Diesel engine sales are up for 2004. Markets buying diesel engines at a record pace include trucking companies, the agriculture industry, heavy industry, and even consumers who are tired of the paying a high price for gasoline for their trucks and SUVs. But the continued success of diesel engines also magnifies a pollution problem that diesel engine companies have been scrambling to solve.
The EPA says that long-term exposure to diesel fumes is likely to pose a lung cancer hazard and that the particulate emissions from diesels are associated with increased risk of heart and respiratory problems. The agency has instated an aggressive, multitiered schedule of regulations designed to force the diesel industry to produce cleaner engines.
With sales on the line, diesel engine companies like Cummins realize that they can't afford not to meet EPA regulations on time. Caterpillar, another of the top diesel engine players, recently celebrated its success with its Advanced Combustion Emissions Reduction Technology (ACERT) program, a full-system approach that will help Cat produce clean diesel engines that will reduce emissions 90% by 2007. John Deere has made a similar announcement with its PowerTech Plus industrial diesel engines.
Meanwhile, Cummins sales are on a record pace in 2004. For pickups, Cummins sold 130,000 engines to Dodge for its diesel-powered Ram last year and is on track to set record sales of at least 150,000 engines in 2004.
Mike Brinker, director of industrial sales for Cummins, says optimism abounds at the company these days. “Everything was up for us in 2004. Engines for trucks, farm tractors, telehandlers, power generators, heavy machinery — you name it. This year was a record year for us, and we expect 2005 sales to look good too,” he says.
Brinker says Cummins isn't about to let the EPA regulations slow it down. “Already, the Cummins QSM engine is the world's first engine to be certified for Tier 3, six months ahead of the EPA's January 2005 deadline,” he says.
Cummins and its competitors are aggressively investing in the development of new combustion technology, including advanced electronic controls and high-pressure common rail fuel injection. “Our Tier 3 engines will have an in-cylinder solution that reduces nitrogen oxides by 40% without the use of expensive external hardware,” Brinker says. “With the certification of the QSM completed early, our development can focus on further improvements in fuel economy and reliability.”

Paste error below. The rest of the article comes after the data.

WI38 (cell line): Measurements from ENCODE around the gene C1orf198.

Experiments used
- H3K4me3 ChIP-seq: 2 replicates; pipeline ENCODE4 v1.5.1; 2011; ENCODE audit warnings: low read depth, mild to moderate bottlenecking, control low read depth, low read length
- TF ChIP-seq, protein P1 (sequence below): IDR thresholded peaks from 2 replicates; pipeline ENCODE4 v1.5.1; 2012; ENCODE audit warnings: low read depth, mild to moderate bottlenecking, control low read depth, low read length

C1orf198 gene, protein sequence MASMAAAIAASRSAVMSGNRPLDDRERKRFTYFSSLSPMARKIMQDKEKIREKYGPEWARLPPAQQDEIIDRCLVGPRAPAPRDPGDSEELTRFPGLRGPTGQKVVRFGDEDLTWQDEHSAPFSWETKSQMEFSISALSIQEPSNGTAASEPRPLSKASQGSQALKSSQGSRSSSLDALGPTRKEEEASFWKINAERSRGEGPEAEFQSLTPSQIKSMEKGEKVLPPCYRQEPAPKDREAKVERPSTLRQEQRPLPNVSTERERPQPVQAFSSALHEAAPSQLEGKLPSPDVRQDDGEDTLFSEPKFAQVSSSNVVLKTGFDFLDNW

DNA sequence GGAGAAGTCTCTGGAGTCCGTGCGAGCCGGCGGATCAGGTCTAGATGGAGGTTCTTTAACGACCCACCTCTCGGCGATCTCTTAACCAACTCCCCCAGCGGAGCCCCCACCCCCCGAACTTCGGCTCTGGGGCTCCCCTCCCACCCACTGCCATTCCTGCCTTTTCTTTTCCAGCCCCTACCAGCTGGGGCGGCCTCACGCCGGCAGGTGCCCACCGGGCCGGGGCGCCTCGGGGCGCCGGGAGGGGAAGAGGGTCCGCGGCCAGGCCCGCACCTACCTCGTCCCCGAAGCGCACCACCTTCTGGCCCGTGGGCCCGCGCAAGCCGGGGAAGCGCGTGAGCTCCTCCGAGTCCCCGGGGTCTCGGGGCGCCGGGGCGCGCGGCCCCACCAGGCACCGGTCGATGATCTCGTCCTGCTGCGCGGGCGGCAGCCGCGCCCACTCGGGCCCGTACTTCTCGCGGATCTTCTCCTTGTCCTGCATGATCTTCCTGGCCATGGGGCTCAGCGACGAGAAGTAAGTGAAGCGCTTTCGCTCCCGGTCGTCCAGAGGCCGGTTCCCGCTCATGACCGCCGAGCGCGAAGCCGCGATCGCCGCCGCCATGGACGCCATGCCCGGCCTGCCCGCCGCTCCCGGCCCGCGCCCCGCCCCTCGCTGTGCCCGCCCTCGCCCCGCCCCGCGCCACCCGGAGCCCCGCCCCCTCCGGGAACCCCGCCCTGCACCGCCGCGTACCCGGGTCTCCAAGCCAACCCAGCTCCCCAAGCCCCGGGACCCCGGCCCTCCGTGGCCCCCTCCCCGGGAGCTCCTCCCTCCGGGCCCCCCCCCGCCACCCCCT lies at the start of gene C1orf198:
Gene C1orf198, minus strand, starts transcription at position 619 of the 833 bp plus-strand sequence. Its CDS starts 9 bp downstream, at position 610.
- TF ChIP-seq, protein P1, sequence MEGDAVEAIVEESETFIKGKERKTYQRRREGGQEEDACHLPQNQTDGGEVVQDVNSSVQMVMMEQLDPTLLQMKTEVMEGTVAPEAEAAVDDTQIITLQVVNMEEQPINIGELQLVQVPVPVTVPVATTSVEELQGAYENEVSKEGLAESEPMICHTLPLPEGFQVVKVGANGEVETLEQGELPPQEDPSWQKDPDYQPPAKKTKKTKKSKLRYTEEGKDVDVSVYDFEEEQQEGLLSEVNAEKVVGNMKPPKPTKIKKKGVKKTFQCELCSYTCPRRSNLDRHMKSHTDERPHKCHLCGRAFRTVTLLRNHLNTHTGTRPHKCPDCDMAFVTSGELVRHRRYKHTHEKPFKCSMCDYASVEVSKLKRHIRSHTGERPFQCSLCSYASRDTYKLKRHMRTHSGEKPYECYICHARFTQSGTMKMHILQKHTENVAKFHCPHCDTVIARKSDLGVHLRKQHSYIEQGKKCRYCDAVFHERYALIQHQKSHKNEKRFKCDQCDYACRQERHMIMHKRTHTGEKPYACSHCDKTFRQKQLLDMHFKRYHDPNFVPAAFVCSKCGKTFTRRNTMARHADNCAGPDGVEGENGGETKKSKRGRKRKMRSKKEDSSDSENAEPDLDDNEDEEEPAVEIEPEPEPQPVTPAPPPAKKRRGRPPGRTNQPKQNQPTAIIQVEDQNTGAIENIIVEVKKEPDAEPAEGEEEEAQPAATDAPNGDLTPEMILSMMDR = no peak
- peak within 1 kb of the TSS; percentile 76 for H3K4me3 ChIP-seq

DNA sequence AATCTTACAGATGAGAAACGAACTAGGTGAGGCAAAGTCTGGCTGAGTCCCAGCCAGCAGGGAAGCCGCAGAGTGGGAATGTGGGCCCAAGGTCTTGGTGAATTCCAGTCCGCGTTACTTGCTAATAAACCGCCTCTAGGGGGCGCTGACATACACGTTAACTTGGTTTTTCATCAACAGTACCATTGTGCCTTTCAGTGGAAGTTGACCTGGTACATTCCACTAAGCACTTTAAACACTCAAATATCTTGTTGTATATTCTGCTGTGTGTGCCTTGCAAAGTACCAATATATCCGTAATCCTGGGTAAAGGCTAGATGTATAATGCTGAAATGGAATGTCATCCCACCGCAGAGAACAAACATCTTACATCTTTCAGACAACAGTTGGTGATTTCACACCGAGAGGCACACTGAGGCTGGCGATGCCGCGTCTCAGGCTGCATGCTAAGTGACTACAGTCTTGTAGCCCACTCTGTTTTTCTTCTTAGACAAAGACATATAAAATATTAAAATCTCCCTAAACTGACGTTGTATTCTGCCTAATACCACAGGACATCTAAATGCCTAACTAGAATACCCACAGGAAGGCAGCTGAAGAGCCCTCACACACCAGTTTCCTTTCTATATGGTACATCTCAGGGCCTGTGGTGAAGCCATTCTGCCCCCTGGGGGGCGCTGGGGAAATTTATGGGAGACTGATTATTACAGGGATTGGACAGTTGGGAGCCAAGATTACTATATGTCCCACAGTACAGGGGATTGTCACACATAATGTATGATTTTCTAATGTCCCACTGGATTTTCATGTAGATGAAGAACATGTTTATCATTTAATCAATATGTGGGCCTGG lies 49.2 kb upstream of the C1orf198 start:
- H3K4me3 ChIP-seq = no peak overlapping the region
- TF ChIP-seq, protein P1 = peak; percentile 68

Cummins and its competitors will rely on more after-treatment systems as emissions regulations become even stricter in 2007 and beyond. With that challenge in mind, Cummins hopes its Emissions Solutions division will be able to provide after-treatment particulate traps and catalytic ceramic filters not only for its own engines, but also for a potential $10 billion industrywide market for emissions reduction products.
What makes a clean diesel?
It takes technology to make diesels run cleaner. The Diesel Technology Forum, an industry-supported communications group, describes the following innovations:
Glow plugs typically comprise a heating coil in a metal tube closed at one end and filled with electrically insulating ceramic powder. They ensure that compression temperature is high enough for proper ignition of the injected diesel fuel. When the glow plug is electrically energized, its heated portion reaches a surface temperature of more than 1,832°F within a few seconds.
Electronic controls activate mechanical switches that allow precise amounts of fuel to flow from the injector into the cylinder.
Common rail fuel injection is an advanced fuel pump technology that is part of the new fuel-control system in clean diesel engines. By directly feeding the injectors from a single fuel pump, an electronic system can precisely control the pressure and timing of fuel injection regardless of engine revolutions per minute. High fuel pressure produces a fine mist of fuel that burns better and cleaner in the combustion chamber.
Variable injection timing is a new fuel-control system in which an electronically controlled, high-pressure fuel injector releases the precise amount of fuel at the moment of maximum compression (when the piston reaches the top of the cylinder).
In an improved combustion chamber configuration, the cylinder head is shaped to provide the proper space in which fuel/air mixture will ignite and burn most effectively, creating maximum power stroke.
Turbocharging uses energy from the engine exhaust to boost performance. The turbocharger consists of a set of two connected fans, or turbines, that recycle the energy from wasted exhaust gases. In gasoline engines, it takes 9,000 gal. of air to burn 1 gal. of fuel. For diesels, it takes 20,000 gal.
Ultralow sulfur diesel fuel (ULSD) is highly refined for clean, complete combustion and low emissions, enabling the use of emissions treatment systems. The sulfur content of ULSD ranges from 15 to 30 parts per million (ppm). Regular diesel has a maximum of 500 ppm of sulfur.
Particulate traps are filters that collect particulate matter as the exhaust gas passes through and can reduce particulate emissions by 80 to 90%. The CRT particulate filter can burn off soot at 482°F in the presence of a precise amount of nitrogen dioxide. More than 70,000 CRT filters are in operation on diesel vehicles around the world. Some of these filter systems have more than 1,000,000 miles of reliable service.
Oxidation catalysts are the second part of the emissions control system that prevents clogging in the particulate filter by attracting excess soot from the exhaust. Some catalysts — such as selective catalytic reduction devices and nitrogen oxide absorbers — focus on nitrogen oxides and can reduce these emissions by 25 to 50%.